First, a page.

what’s the truth?
Chiropractor’s get a bad reputation.
Too many people hear myths that all chiropractors do is crack a person’s back or bones, and that they don’t go through years of training like those going through medical school.
Chiropractors attend graduate-level health colleges to treat disorders of the bones, nerves, muscles, and ligaments. They graduate with Doctor of Chiropractic degrees, but they are not medical doctors.
While chiropractors are widely known for treating back and neck pain, they also treat bone and soft tissue conditions.
Most attend a chiropractic graduate program averaging 4 years of education besides undergraduate studies.
After completing the educational and training requirements, an aspiring chiropractor in the United States will sit for their National boards (4 parts and Physiotherapy). Once they have obtained licensure and certification from the board, they will become a Doctor of Chiropractic. They then must get licensed in the state they wish to practice in. Each state requires different paperwork and/or testing to become licensed in that state.
According to the American Chiropractic Association, the average chiropractic program involves as many classroom hours as a program that trains medical doctors.
What do they try to heal?
Chiropractors use hands-on spinal manipulation and other alternative treatments. The theory is that proper alignment of the body’s musculoskeletal structure, particularly the spine, will enable the body to heal itself without surgery or medication by restoring communication from brain to body and vice versa.
Manipulation is used to restore mobility to joints restricted by tissue injury caused by a traumatic event, such as falling, or repetitive stress, such as sitting without proper back support.
Chiropractic is primarily used as a pain relief alternative for muscles, joints, bones, and connective tissue, such as cartilage, ligaments, and tendons. It is sometimes used in conjunction with conventional medical treatment.
Much of a chiropractor’s work involves adjusting to heal:
- lower back pain
- whiplash-related conditions
- neck pain
- Carpel Tunnel Syndrome
- extremity (shoulders, elbows, wrists, hips, knees and feet)
- migraines/headaches, etc.
They may also provide services such as postural testing and analysis, as well as others designed to promote nutrition and healthful exercise.
According to the National Center for Complementary and Integrative Health in the U.S., chiropractic therapy is the type most commonly used for back pain. An estimated 74 percent of Americans with pain in this area have used chiropractic care at some point in their treatment.
Results of a 2010 review cited by the center suggest that spinal manipulation may be useful to treat back pain, migraine headaches, whiplash, and other conditions affecting the upper and lower extremities.
Like other forms of treatment, chiropractic care will not benefit all injuries. Sessions should be performed by a licensed chiropractor and tailored to a person’s needs.
Benefits and Risks of Chiropractic Treatment
Spinal manipulation and chiropractic care are generally considered safe, effective treatments for acute low back pain, the type of sudden injury that results from moving furniture or getting tackled.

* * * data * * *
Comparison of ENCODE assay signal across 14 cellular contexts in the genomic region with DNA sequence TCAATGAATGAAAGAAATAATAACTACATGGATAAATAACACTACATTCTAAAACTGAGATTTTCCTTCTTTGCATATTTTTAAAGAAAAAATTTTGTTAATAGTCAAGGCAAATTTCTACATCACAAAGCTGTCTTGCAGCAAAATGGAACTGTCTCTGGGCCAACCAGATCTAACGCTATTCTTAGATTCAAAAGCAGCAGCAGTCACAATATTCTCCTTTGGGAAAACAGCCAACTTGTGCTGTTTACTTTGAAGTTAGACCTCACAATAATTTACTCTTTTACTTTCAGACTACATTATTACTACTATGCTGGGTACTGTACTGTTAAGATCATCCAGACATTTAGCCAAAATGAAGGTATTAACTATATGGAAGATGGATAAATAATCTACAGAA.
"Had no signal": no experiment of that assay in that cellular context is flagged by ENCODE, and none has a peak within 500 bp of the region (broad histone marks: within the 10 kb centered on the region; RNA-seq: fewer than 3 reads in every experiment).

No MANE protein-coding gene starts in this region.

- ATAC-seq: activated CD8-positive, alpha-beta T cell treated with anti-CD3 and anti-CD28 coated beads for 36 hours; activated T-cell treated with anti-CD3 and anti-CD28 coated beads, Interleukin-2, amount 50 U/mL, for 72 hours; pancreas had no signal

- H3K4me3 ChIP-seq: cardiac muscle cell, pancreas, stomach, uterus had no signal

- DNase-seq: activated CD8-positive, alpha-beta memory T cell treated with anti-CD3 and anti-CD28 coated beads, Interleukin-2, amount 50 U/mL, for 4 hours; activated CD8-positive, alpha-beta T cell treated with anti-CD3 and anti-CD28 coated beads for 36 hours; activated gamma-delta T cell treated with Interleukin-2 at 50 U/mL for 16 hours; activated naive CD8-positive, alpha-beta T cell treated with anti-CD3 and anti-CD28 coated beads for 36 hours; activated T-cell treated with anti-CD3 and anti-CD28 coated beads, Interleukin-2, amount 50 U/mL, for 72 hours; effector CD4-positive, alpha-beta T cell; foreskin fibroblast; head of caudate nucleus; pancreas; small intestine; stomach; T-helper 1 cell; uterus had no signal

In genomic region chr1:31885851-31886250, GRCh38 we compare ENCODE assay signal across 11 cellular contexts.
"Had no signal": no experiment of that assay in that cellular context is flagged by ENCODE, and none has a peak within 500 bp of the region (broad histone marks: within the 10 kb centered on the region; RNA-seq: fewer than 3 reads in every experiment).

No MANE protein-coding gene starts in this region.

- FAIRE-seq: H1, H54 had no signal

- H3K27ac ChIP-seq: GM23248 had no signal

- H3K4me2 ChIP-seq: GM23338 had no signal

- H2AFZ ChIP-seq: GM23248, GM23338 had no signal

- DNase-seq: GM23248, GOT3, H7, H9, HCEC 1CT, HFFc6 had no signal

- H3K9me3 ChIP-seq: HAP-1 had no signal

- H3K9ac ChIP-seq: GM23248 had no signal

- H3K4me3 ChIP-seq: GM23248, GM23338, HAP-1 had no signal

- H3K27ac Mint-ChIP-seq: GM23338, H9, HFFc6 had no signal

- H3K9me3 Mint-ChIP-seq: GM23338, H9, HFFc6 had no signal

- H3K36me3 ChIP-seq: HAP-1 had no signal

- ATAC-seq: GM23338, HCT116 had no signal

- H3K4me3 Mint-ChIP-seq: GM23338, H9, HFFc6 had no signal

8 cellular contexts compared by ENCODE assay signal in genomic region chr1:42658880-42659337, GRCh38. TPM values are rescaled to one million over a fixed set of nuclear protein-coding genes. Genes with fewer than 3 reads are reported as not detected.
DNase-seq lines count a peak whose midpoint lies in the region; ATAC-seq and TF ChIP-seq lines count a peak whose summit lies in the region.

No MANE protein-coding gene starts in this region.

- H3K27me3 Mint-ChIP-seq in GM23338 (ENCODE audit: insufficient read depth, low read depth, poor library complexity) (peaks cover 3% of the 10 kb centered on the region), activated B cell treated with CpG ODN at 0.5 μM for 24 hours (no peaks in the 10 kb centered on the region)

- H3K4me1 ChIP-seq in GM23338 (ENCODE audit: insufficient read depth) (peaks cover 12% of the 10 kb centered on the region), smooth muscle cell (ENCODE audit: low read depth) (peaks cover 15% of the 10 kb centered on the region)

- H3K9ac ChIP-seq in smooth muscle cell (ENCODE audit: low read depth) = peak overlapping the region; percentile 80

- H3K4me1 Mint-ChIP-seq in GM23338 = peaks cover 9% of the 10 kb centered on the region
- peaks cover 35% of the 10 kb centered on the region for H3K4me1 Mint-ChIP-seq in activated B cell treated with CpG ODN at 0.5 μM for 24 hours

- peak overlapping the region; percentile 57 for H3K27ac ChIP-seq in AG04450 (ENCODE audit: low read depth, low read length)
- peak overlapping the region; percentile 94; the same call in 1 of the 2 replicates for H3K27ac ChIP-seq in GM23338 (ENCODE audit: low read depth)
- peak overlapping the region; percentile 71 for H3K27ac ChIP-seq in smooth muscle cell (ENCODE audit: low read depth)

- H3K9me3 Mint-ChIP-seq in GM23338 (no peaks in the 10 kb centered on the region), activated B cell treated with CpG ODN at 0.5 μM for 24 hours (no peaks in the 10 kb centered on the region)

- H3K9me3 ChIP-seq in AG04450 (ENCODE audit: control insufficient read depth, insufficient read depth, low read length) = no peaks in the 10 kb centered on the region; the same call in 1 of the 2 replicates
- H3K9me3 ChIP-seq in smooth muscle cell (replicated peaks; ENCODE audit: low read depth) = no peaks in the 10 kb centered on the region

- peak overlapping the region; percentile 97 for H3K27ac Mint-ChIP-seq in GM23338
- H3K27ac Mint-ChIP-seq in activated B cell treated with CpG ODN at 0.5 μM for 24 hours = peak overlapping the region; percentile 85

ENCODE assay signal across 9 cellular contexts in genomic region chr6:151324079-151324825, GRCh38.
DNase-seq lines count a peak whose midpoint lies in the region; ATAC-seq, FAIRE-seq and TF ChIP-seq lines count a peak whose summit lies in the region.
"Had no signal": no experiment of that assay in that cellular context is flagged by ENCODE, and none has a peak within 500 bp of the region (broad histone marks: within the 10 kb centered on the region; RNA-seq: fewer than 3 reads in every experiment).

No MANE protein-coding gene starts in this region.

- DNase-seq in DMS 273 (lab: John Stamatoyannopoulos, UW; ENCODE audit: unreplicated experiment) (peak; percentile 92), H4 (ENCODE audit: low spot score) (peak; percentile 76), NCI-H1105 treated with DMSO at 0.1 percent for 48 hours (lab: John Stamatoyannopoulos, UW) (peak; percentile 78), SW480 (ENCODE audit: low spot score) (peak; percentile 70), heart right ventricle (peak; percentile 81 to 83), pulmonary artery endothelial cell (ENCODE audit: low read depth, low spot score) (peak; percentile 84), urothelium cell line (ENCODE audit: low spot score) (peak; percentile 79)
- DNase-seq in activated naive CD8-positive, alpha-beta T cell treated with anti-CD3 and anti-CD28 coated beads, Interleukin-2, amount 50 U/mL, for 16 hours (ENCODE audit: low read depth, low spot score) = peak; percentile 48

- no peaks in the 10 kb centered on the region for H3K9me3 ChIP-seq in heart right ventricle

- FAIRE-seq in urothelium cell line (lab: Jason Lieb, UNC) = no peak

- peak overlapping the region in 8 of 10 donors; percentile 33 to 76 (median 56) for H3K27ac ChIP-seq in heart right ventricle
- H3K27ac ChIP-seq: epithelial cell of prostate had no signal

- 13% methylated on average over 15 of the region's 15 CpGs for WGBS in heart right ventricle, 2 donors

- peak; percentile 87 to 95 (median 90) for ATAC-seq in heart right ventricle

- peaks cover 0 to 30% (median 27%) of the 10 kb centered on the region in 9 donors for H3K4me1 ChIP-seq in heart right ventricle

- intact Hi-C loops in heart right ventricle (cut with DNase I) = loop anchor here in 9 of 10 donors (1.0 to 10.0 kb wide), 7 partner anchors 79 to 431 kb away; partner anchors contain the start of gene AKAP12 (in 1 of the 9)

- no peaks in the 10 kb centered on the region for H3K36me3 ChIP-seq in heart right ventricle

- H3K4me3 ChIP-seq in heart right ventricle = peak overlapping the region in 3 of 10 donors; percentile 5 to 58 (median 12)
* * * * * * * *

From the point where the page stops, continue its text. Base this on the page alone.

Acute back pain, which is more common than chronic pain, lasts no more than six weeks and typically gets better on its own.
Research has also shown chiropractic to be helpful in treating neck pain and headaches. In addition, osteoarthritis and fibromyalgia may respond to the moderate pressure used both by chiropractors and practitioners of deep tissue massage.
Chiropractic adjustment is safe when it’s performed by someone trained and licensed to deliver chiropractic care.
Serious complications associated with chiropractic adjustment are overall rare, but may include:
- A herniated disk or a worsening of an existing disk herniation
- Compression of nerves in the lower spinal column (cauda equina syndrome)
- A certain type of stroke (vertebral artery dissection) after neck manipulation
Science also supports chiropractic treatment
A 2018 review included 17 years of studies involving spinal manipulation and mobilization, which is a more passive form of manipulation.
The studies investigated the effects of these treatments on chronic lower back pain, and the authors concluded that the chiropractic methods were “viable” options for pain management.
And a 2017-2018 review looked at the effectiveness of spinal manipulation in treating lower back pain.
The authors concluded that treatment improved both function and pain for up to 6 weeks.
The American College of Physicians recommend that those with lower back pain use a variety of non-pharmacological treatments, including spinal manipulation.
Researchers generally agree that more studies are needed to determine the ideal length and frequency of chiropractic sessions and to identify what injuries may benefit from specific treatments.
An incoming chiropractor must spend thousands of hours studying before obtaining a license. In 2016, an estimated 47,400 chiropractors were practicing in the U.S., according to the country’s Bureau of Labor Statistics.
Chiropractic care is drug-free and non-invasive, and it may treat some musculoskeletal problems. While this form of alternative medicine may not benefit everyone, it is generally considered safe for most people.
Take care of your body and it will take care of you.
visit shimer chiropractic today
To schedule an appointment for treatment with chiropractic, acupuncture or massage, please contact Shimer Chiropractic today at 720-340-4107. Your body will thank you.
Your body will thank you
Schedule your first visit and adjustment for only $69.